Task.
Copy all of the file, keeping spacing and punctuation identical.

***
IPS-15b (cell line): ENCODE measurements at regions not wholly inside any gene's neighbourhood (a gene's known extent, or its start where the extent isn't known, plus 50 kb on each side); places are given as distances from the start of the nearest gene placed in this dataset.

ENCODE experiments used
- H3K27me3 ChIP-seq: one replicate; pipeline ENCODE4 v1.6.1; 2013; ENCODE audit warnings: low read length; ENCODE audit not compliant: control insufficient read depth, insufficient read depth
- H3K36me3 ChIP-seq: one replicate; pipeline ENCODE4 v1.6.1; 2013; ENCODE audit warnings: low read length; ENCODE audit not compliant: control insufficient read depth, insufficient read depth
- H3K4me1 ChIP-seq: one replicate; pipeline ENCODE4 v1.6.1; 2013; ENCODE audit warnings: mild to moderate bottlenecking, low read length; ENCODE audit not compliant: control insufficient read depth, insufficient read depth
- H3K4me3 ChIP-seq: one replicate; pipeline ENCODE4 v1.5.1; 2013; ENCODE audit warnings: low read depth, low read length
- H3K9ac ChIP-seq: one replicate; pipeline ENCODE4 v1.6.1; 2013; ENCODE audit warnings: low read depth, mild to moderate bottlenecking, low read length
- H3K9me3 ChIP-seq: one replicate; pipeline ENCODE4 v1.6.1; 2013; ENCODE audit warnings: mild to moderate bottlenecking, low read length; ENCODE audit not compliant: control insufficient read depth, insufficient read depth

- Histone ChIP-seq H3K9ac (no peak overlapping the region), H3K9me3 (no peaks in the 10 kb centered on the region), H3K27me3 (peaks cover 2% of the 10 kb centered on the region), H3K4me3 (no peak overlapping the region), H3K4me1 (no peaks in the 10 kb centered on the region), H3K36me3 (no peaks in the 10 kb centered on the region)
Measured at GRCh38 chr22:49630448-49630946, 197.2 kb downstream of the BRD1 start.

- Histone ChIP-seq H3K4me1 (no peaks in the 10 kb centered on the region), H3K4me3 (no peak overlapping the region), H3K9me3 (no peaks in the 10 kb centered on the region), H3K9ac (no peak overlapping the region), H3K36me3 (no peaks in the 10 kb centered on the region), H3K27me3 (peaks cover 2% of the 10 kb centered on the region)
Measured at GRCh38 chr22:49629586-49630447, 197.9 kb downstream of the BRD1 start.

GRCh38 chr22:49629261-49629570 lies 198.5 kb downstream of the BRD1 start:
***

IPS-15b (cell line): ENCODE measurements at regions not wholly inside any gene's neighbourhood (a gene's known extent, or its start where the extent isn't known, plus 50 kb on each side); places are given as distances from the start of the nearest gene placed in this dataset.

ENCODE experiments used
- H3K27me3 ChIP-seq: one replicate; pipeline ENCODE4 v1.6.1; 2013; ENCODE audit warnings: low read length; ENCODE audit not compliant: control insufficient read depth, insufficient read depth
- H3K36me3 ChIP-seq: one replicate; pipeline ENCODE4 v1.6.1; 2013; ENCODE audit warnings: low read length; ENCODE audit not compliant: control insufficient read depth, insufficient read depth
- H3K4me1 ChIP-seq: one replicate; pipeline ENCODE4 v1.6.1; 2013; ENCODE audit warnings: mild to moderate bottlenecking, low read length; ENCODE audit not compliant: control insufficient read depth, insufficient read depth
- H3K4me3 ChIP-seq: one replicate; pipeline ENCODE4 v1.5.1; 2013; ENCODE audit warnings: low read depth, low read length
- H3K9ac ChIP-seq: one replicate; pipeline ENCODE4 v1.6.1; 2013; ENCODE audit warnings: low read depth, mild to moderate bottlenecking, low read length
- H3K9me3 ChIP-seq: one replicate; pipeline ENCODE4 v1.6.1; 2013; ENCODE audit warnings: mild to moderate bottlenecking, low read length; ENCODE audit not compliant: control insufficient read depth, insufficient read depth

- Histone ChIP-seq H3K9ac (no peak overlapping the region), H3K9me3 (no peaks in the 10 kb centered on the region), H3K27me3 (peaks cover 2% of the 10 kb centered on the region), H3K4me3 (no peak overlapping the region), H3K4me1 (no peaks in the 10 kb centered on the region), H3K36me3 (no peaks in the 10 kb centered on the region)
Measured at GRCh38 chr22:49630448-49630946, 197.2 kb downstream of the BRD1 start.

- Histone ChIP-seq H3K4me1 (no peaks in the 10 kb centered on the region), H3K4me3 (no peak overlapping the region), H3K9me3 (no peaks in the 10 kb centered on the region), H3K9ac (no peak overlapping the region), H3K36me3 (no peaks in the 10 kb centered on the region), H3K27me3 (peaks cover 2% of the 10 kb centered on the region)
Measured at GRCh38 chr22:49629586-49630447, 197.9 kb downstream of the BRD1 start.

GRCh38 chr22:49629261-49629570 lies 198.5 kb downstream of the BRD1 start: